How To Create a Business Newsletter That Will Stand Out

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You might have the most interesting and useful newsletter ever written, but if nobody opens and reads it, it won’t do you any good. Let’s face it, your newsletter—and every other email you send—must compete with the hundreds of messages that land in your subscribers’ inboxes every day.

To ensure that your newsletter is one that people look forward to and read, you must find ways to make it stand out. That means you need a subject line that stands out, and inside your newsletter, you need headlines that grab readers’ attention. Here are five techniques that can make them click and read.

#1: Address Your Audience Directly

When people feel that your content is directly relevant to them and their problems, they’re more likely to open your newsletter. One way to do that is to address them in your headline—not by name, but by some signifier that has to do with the reason they subscribed to your newsletter in the first place.

For example, if your subject line is “5 Key Concerns of IT Professionals Like You,” any person who works in IT is likely to be intrigued by it. You can also use a skill that they have (or don’t have) as an enticement. “How to Become an Email Marketing Ace (Even if You Just Built Your List) is an example.

#2: Arouse Readers’ Curiosity

Human beings are naturally curious. They want to learn, and you can use that inquisitiveness to your benefit when you’re crafting your newsletter. That doesn’t mean pulling a bait-and-switch with your subject line, but rather, using certain words that are likely to make readers want to know more.

Words like bizarre, strange, surprising, and unusual are all designed to make people wonder what they can learn if they open your newsletter and read your articles. You can also try asking a question, since the implication is that they’ll find the answer if they open your email. (Make sure to provide it!)

#3: Use Reader-Friendly Formatting

When you ask someone to open and read your newsletter, you’re asking for something valuable—their time. It’s important to be respectful of that, and to make it clear that you value it. Formatting your newsletter in a reader-friendly way can help entice readers to dive in and see what you have to offer.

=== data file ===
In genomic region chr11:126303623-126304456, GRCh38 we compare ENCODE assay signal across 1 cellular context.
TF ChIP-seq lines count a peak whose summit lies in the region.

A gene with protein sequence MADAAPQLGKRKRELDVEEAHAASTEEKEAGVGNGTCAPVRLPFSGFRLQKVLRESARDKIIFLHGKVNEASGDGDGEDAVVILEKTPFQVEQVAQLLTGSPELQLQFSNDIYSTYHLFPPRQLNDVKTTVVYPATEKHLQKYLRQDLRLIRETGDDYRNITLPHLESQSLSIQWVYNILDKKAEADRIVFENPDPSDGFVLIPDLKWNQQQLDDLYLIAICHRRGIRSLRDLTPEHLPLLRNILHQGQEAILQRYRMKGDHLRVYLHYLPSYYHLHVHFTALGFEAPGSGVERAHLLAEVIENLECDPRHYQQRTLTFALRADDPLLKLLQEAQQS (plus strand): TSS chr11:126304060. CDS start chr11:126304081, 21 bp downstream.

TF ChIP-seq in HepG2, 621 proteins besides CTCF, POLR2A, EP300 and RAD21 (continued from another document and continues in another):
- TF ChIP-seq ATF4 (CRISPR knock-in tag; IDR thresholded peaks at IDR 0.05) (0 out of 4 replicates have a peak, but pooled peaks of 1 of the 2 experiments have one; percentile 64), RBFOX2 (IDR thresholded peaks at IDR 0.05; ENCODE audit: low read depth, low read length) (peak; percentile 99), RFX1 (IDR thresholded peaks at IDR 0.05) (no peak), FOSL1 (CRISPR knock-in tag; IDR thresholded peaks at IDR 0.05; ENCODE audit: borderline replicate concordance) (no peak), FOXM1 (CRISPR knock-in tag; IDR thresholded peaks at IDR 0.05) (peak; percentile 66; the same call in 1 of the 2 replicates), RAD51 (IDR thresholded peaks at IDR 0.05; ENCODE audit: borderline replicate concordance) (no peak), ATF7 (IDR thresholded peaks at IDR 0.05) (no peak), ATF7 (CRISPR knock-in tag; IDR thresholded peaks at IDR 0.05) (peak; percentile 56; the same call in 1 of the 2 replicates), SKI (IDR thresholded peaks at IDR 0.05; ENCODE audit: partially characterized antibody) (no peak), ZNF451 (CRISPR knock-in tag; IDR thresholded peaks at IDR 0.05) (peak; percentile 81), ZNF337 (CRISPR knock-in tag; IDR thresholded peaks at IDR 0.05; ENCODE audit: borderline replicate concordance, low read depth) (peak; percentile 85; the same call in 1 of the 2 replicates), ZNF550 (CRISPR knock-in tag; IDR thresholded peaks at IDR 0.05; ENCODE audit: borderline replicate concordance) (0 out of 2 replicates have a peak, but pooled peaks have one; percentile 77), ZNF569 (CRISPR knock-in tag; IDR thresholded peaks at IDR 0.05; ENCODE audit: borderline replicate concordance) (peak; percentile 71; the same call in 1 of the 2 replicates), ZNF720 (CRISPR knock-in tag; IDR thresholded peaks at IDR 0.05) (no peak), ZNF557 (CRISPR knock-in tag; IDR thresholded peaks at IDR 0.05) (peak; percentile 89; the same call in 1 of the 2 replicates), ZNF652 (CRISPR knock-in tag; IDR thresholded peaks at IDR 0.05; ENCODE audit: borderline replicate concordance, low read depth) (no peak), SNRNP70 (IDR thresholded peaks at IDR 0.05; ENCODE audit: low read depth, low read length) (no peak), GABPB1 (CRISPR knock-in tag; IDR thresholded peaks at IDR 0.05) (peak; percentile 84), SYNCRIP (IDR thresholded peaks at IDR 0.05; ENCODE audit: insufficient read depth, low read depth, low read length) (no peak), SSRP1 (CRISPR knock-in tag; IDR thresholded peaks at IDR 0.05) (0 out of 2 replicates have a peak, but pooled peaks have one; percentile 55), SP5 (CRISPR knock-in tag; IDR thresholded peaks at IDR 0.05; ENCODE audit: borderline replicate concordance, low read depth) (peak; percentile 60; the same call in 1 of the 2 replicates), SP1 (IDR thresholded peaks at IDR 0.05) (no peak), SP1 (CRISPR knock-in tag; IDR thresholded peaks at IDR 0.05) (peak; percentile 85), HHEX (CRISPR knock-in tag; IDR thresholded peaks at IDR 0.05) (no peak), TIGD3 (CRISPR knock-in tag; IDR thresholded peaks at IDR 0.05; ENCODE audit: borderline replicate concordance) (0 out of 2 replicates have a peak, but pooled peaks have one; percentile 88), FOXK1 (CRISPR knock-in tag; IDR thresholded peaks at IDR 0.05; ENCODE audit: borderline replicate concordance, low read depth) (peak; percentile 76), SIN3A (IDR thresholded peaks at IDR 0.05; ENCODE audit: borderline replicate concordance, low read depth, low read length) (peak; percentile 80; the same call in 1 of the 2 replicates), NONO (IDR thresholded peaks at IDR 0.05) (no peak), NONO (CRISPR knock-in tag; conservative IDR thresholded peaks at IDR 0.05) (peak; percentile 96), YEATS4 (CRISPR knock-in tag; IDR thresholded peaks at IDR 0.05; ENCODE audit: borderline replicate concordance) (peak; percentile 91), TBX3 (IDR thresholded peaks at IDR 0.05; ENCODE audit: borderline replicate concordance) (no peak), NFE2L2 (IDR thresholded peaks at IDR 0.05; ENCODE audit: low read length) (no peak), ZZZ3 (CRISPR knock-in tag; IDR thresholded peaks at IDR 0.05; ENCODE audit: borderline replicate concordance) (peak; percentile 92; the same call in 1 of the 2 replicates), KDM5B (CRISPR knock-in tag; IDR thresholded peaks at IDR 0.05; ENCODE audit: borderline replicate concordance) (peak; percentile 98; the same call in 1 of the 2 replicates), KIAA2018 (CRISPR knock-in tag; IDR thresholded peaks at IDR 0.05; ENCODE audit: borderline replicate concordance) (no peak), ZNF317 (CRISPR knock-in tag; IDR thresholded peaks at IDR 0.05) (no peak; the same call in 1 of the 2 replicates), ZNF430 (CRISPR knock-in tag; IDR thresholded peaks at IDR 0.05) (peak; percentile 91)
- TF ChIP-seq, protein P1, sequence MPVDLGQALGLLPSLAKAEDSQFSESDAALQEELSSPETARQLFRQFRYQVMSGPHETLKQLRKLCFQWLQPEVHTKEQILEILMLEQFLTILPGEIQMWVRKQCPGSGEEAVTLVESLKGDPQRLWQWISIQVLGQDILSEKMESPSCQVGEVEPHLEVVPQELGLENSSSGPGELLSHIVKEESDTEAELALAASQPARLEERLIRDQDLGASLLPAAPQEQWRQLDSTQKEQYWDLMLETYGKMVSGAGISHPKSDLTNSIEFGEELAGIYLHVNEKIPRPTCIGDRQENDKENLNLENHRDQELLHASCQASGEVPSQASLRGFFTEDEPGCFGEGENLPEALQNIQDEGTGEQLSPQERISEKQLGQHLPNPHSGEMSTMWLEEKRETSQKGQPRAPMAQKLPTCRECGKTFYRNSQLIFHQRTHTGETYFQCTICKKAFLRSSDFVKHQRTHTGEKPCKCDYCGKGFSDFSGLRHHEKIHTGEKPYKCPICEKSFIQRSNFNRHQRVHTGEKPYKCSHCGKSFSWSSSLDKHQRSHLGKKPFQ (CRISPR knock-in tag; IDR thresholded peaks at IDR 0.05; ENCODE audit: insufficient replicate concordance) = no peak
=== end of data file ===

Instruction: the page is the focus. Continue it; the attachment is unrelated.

One thing that helps is using bullet points. Bullet points condense information into short, easily-digestible nuggets that even people who skim your content can understand. It’s also helpful to use images and subheadings to break up the text, and keep your paragraphs to two or three sentences.

#4: Promise Quick Results

The people who subscribe to your email do so because they want information. They want actionable content that will help them in some area, whether it’s living a healthier life or getting a better ROI on their email marketing campaigns. Your job is to deliver it.

One way to do that is to let them know in your subject line that you’re offering tips that will deliver speedy results. A headline that does this might say, “Improve Your Marketing ROI in One Week.” Subscribers will want to read that because it offers an immediate solution to a problem.

#5: Keep Your Subject Line Short and Sweet

Long headlines and subject lines can be effective, but short ones are easier to read and—if you craft them well—irresistible to readers. Sometimes, a brief, snappy headline is just what the doctor ordered when it comes to getting subscribers to open your newsletter as soon as it hits their inbox.

Using numbers in a short headline is particularly effective. If your newsletter promises “23 Ways to Improve Your ROI,” it tells readers two things at once. First, there’s valuable information inside. After all, who doesn’t want a better ROI? It also tells them there’s a lot of it. 23 ways is a lot of ways.


There’s no point writing and sending a newsletter if nobody reads it. Your goal should be creating the kind of subject line that makes people click on your email. Then, once they open it, your formatting, content, and the other elements of your newsletter should make them want to keep reading.

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2 thoughts on “How To Create a Business Newsletter That Will Stand Out”

  1. Good points, Wael. It’s can be difficult to get people’s attention with all of the noise out there.

    Greg Hoyt

  2. I like your thinking Wael. In particular I just love the video, with the written script below – this ensures nothing is lost in interpretation. Getting people’s attention when it comes to newsletters is, as you said, not easy. The catchy subject line is sometimes all you have. Thanks – I got a lot of useful info from your blog.

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